Charles Pierce provides some pithy commentary on yesterday’s Supreme Court decision.
The remarkable story of how we have come to privatize political corruption in this country reached another milestone today as the Supreme Court, John Roberts presiding, handed down its decision in McCutcheon v. FEC, effectively demolishing the aggregate, two-year limit on contributions by individuals, and taking a big chunk out of Buckley v. Valeo, the misbegotten 1976 decision that got the ball rolling in the first place. It was a 5-4 vote, with the court split exactly as it had in the Citizens United case. In writing the opinion for the court, Roberts further emphasized the equation of money with speech, and also seemed to agree with Anthony Kennedy’s famous assertion in Citizens United that the ability of megadonors to shovel gobs of money into the election process,"We now conclude that independent expenditures, including those made by corporations, do not give rise to corruption or the appearance of corruption."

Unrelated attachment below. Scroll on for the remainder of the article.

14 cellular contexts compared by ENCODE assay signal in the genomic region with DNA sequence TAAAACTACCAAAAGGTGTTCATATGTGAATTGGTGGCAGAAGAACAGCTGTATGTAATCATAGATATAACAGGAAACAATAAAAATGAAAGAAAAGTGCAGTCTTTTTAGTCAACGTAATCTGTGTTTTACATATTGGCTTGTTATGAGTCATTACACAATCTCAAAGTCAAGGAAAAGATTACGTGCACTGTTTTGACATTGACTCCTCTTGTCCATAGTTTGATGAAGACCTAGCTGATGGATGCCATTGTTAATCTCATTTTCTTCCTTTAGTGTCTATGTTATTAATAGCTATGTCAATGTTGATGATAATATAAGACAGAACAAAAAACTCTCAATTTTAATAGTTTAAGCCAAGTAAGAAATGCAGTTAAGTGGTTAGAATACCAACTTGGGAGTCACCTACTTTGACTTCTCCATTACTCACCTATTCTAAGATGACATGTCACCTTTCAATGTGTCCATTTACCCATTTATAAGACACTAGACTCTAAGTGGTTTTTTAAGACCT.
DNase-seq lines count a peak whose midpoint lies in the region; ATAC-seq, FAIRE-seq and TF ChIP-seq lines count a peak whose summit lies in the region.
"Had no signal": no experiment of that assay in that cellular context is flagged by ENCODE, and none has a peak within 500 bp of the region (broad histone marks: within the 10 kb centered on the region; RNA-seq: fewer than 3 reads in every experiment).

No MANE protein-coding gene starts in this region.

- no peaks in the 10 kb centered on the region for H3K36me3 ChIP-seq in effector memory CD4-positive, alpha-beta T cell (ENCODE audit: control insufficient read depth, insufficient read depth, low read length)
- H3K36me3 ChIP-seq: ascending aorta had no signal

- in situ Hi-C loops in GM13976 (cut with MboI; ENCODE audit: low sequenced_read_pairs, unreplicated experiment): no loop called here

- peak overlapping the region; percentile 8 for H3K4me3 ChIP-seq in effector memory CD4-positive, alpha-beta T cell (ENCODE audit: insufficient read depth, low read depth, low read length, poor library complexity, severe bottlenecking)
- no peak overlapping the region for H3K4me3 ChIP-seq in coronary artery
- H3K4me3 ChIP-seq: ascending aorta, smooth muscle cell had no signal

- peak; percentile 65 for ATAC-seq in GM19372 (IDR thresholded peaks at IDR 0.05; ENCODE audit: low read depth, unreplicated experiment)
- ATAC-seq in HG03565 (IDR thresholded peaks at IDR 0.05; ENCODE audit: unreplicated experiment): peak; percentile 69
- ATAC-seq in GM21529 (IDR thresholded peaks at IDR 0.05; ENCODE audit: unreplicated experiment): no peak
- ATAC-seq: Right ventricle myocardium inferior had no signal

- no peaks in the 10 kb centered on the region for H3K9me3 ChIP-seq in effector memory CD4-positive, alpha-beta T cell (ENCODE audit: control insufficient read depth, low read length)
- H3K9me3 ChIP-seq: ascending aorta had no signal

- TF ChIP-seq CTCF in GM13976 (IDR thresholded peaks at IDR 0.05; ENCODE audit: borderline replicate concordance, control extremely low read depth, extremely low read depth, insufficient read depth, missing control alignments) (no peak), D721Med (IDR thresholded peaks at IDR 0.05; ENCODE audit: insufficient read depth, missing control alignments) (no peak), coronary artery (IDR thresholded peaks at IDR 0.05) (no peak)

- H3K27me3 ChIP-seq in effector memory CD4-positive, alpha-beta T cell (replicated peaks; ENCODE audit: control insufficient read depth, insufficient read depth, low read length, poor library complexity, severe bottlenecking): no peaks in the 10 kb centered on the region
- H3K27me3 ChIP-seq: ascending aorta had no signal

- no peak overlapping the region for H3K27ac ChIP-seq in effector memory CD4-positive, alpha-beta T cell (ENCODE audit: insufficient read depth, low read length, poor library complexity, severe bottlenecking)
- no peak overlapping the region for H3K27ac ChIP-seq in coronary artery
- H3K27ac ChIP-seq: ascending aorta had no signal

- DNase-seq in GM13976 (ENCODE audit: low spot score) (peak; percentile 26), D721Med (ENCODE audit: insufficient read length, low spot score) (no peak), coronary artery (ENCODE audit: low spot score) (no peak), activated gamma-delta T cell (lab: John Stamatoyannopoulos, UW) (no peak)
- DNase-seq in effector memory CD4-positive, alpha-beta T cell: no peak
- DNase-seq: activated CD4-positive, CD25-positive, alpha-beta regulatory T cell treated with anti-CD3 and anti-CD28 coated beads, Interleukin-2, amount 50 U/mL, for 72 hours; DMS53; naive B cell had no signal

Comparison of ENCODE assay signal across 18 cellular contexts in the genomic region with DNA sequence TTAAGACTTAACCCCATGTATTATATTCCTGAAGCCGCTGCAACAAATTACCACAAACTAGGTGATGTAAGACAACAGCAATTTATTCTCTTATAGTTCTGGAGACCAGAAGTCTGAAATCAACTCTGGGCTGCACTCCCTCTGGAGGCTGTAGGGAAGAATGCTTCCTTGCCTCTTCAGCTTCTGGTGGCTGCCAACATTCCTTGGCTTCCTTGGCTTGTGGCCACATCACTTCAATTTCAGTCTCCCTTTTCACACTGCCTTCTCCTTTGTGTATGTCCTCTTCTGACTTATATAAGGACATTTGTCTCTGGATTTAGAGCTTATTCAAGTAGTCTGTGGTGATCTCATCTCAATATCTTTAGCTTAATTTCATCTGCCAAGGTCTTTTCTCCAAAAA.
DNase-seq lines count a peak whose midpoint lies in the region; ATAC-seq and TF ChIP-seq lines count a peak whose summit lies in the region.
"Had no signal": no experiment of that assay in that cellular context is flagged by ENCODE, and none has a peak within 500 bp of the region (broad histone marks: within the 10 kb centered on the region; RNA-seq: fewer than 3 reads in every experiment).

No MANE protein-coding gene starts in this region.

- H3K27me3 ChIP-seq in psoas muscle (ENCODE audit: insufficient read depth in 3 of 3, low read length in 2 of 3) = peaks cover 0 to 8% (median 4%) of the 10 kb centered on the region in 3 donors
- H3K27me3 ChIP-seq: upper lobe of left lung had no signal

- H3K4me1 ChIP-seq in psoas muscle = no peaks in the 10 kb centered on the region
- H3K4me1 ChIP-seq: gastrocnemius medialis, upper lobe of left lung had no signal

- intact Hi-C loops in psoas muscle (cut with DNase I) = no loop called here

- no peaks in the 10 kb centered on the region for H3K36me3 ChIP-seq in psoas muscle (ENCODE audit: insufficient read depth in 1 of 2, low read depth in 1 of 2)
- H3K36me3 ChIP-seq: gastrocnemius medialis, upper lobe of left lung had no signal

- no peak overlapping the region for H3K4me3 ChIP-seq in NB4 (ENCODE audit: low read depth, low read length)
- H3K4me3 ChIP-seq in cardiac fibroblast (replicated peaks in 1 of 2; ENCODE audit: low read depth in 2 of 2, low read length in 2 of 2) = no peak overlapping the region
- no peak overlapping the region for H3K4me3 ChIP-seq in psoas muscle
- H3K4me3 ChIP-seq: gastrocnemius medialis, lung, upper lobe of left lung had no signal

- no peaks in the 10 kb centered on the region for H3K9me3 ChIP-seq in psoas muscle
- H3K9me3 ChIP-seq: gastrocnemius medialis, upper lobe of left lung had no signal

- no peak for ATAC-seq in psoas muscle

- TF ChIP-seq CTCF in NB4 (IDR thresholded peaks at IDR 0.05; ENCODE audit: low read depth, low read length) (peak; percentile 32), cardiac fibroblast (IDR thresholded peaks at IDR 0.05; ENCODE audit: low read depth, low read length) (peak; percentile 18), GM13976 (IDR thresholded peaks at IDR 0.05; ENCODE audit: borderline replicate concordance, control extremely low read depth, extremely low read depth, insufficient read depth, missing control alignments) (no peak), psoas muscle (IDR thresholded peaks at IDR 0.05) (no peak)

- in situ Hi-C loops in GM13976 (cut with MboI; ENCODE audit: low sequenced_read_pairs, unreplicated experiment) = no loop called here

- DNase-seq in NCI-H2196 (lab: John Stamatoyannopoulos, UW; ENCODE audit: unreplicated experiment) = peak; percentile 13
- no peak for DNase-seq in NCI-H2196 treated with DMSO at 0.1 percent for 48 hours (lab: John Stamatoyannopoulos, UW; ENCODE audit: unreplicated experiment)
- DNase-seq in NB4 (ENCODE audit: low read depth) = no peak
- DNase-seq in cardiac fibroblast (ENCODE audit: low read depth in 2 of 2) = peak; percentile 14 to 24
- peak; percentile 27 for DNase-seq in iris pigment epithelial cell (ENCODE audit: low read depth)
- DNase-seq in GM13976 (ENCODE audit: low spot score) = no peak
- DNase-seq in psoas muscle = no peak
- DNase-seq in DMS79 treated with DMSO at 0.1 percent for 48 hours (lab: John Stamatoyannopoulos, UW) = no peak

We’re done. The only hope would be if legislation were passed to close this giant campaign finance loophole (“gaping wound” might be a better phrase than “loophole”), but in a legislature dominated by kamikaze Tea Party freaks and cautious Democrats who just care about getting re-elected, I don’t see it happening. Goodbye, cruel world, America is standing in the toilet bowl and the Supreme Court just opened the door to selling the right to press the handle. This is Sheldon Adelson’s United States now.